Verizon, working with its vendor partner Cisco, recently concluded a trial where it carried 1.2 Tbps of data over a single wavelength on its metro Long Island, NY network.
The telco demonstrated how to transmit data over longer distances through more nodes by upgrading the optical to electrical conversion cards that manage the flow of customer data on fiber cables.
According to Verizon, this upgrade allows data traveling across its fiber network to travel farther and faster, leading to a better customer experience.
Focus on reliability, efficiency
Increasing data rates is only one part of the equation revealed during Verizon’s trial with Cisco. One of the additional benefits of the upgrade is higher reliability.
Cisco’s new optical technology reduces the need to regenerate the light signal (conversion to electrical and back to optical signals) along the path by compensating for the degradation of the light signal traveling through the fiber cable.
This adds reliability and reduces cost per bit operating expense for more efficient network management.
The trial was conducted over Verizon’s live production network using Cisco’s NCS 1014 transceiver shelf and Acacia’s Coherent Interconnect Module 8 (CIM 8). CIM 8 is Acacia’s 8th generation solution, an improved generation of silicon semiconductor chips with increased transistor density. The CIM 8 combines 5nm complementary metal-oxide semiconductor (CMOS) digital processing and 140 Gbaud silicon photonics optics using advanced 3D packaging technology.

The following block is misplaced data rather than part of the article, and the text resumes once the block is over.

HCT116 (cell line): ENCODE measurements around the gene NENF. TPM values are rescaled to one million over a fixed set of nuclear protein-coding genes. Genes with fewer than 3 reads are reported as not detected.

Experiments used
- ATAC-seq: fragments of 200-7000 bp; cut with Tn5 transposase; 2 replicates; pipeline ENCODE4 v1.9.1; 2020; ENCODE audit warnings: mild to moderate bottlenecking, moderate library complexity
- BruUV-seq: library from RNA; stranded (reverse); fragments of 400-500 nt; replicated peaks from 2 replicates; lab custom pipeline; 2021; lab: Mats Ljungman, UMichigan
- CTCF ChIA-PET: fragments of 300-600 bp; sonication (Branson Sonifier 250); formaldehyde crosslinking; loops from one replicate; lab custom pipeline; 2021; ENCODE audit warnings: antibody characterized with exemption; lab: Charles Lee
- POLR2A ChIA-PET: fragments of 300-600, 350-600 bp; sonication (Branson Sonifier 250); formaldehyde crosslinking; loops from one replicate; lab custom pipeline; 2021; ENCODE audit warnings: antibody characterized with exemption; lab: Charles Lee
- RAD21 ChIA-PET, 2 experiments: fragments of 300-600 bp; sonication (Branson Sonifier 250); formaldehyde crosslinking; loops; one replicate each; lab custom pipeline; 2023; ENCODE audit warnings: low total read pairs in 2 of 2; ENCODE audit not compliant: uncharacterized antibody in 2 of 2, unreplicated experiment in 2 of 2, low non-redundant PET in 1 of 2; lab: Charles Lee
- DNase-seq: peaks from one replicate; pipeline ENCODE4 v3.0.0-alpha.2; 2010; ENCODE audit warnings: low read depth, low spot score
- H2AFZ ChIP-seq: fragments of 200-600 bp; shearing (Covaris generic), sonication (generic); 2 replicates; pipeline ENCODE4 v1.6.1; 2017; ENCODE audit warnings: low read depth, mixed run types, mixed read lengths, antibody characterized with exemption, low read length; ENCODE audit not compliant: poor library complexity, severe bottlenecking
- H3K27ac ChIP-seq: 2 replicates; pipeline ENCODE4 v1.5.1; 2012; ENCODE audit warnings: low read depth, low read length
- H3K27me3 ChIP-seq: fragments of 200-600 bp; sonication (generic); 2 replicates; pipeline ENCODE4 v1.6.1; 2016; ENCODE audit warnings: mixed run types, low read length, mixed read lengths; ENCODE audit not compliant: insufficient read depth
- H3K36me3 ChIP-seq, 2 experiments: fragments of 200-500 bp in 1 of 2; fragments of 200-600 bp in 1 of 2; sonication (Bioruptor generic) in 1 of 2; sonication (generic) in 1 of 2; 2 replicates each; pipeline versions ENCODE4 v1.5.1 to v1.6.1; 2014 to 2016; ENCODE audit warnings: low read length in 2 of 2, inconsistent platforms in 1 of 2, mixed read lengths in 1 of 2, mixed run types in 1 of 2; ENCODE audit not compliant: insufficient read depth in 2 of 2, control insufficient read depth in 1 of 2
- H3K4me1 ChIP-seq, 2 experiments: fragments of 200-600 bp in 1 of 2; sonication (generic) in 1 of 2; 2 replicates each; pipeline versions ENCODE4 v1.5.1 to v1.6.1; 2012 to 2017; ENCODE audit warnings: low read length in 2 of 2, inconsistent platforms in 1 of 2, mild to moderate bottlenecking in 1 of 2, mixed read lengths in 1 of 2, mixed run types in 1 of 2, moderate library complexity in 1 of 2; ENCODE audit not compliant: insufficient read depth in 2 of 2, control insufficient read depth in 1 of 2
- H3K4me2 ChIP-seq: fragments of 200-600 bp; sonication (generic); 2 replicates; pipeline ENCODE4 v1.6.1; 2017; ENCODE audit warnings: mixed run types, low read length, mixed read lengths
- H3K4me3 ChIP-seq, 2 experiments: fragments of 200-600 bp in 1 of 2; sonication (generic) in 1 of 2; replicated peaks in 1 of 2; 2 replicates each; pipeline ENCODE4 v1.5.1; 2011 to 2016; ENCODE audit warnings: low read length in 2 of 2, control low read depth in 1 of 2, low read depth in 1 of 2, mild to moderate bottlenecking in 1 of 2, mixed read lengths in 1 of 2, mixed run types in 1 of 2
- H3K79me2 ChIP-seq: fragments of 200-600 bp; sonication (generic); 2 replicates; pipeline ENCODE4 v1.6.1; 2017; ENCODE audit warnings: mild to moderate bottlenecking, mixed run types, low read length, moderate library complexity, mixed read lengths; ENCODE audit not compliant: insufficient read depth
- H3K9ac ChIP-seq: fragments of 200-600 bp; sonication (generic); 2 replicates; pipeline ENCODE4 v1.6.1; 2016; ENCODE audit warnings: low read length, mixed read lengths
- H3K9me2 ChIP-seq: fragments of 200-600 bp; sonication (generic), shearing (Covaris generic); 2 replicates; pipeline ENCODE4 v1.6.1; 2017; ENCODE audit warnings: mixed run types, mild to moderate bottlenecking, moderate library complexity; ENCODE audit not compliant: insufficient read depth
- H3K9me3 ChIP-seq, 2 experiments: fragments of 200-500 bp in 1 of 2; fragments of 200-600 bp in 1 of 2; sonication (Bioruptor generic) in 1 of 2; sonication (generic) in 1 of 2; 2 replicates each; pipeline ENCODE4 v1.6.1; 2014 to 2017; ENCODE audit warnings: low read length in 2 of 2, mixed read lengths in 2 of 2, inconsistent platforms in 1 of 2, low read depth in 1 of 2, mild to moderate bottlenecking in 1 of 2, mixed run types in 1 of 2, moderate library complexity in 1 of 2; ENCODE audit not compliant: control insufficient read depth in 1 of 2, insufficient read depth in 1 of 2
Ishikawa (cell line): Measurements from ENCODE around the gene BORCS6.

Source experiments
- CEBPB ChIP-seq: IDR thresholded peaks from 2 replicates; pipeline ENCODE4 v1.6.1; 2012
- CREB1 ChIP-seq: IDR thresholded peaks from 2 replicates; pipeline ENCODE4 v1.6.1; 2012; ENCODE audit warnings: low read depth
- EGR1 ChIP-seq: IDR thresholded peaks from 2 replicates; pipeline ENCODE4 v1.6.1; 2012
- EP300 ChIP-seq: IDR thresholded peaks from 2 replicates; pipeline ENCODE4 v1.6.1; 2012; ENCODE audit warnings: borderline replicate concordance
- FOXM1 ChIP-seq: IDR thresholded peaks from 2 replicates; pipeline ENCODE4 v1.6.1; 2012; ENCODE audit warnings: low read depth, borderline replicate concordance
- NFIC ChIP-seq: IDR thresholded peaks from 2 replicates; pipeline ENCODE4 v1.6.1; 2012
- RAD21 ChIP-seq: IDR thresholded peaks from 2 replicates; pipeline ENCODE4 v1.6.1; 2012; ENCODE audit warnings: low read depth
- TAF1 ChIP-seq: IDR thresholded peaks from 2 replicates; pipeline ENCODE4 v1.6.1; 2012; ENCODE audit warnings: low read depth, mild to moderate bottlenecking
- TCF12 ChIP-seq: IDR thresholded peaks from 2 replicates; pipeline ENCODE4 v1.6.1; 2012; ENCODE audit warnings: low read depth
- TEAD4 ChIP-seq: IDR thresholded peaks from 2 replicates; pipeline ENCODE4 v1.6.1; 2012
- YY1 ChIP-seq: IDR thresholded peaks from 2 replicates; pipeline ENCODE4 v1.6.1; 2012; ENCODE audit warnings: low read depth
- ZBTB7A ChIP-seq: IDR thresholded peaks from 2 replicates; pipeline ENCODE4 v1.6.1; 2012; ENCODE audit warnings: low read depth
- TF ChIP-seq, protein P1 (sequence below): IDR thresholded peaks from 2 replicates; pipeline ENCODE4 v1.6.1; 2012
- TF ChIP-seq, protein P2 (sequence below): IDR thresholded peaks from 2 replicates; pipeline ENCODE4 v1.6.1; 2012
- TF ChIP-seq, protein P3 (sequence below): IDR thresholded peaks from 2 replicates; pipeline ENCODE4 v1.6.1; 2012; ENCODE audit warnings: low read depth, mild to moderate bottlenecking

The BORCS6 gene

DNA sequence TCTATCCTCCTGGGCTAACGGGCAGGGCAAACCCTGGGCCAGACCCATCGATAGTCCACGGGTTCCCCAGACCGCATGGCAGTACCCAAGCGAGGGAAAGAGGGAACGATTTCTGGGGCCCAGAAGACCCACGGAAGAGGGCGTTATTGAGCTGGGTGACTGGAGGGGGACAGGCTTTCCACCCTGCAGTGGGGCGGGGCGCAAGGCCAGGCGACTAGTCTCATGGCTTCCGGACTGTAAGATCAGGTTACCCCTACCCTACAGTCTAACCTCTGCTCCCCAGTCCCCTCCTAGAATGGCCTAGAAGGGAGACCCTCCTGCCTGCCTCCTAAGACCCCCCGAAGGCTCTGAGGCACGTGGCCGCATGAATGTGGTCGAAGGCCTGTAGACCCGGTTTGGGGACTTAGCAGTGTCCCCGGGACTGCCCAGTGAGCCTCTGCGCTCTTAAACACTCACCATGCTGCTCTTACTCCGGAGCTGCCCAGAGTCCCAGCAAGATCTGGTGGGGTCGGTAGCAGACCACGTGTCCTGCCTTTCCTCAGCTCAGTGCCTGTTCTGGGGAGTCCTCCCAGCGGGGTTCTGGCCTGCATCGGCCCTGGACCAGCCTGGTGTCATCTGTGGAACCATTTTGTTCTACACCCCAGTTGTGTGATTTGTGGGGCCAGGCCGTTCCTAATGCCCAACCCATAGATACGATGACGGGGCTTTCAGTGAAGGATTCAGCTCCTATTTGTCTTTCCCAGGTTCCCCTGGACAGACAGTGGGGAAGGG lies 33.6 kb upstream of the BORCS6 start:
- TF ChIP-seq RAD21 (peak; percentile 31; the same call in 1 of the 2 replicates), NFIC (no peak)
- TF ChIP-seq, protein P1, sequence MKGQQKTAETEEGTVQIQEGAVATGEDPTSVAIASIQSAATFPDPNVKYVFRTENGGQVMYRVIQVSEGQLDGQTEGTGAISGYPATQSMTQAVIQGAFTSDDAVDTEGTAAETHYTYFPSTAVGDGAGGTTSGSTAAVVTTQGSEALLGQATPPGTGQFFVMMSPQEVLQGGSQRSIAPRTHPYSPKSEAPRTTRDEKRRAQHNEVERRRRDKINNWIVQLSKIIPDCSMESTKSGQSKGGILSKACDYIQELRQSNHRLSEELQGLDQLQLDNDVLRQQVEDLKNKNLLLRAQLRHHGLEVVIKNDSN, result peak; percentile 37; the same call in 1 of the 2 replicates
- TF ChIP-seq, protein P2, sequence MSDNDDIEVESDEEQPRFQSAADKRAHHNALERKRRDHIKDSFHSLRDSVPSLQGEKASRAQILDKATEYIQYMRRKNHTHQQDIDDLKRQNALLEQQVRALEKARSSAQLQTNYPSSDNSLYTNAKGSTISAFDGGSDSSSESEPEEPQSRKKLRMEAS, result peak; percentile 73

In the trial, a 1 Tbps single wavelength was transmitted over the Cisco NCS 2000 line system over 205km, traversing 14 fiber central offices. In metropolitan networks, the number of central offices traversed is a crucial performance metric due to the progressive filtering and signal-to-noise ratio degradation as the wavelength passes through each office. Additionally, in the trial, 800 Gbps transmission was achieved over 305km through 20 offices and a 1.2 Tbps wavelength traversed three offices.
Bill Gartner, SVP/GM of optical systems and optics for Cisco, said its NCS 2000 platform will allow Verizon to meet current and future needs as they evolve. “The Verizon infrastructure built with the Cisco NCS 2000 open line system supports multiple generations of optics, thus protecting investments as technology evolves,” he said.
Betting on fiber
Verizon has continued to expand its fiber network presence. Since 2020, Verizon has deployed nearly 57,000 fiber miles and now connects over 51% of its wireless cell sites with its fiber.
Additionally, Verizon continues to expand its fiber-to-the-premise (FTTP) presence in the Northeast. Verizon recently announced expanding its Fios internet service in Delaware, Virginia, Maryland, Pennsylvania, central New York and other markets.
“We have bet big on fiber,” said Adam Koeppe, SVP of technology planning at Verizon. “Not only does it provide an award-winning broadband experience for consumers and enterprises, it also serves as the backbone of our wireless network. As we continue to see customers using more data in more varied ways, we must stay ahead of our customer’s demands by using the resources we have most efficiently.”
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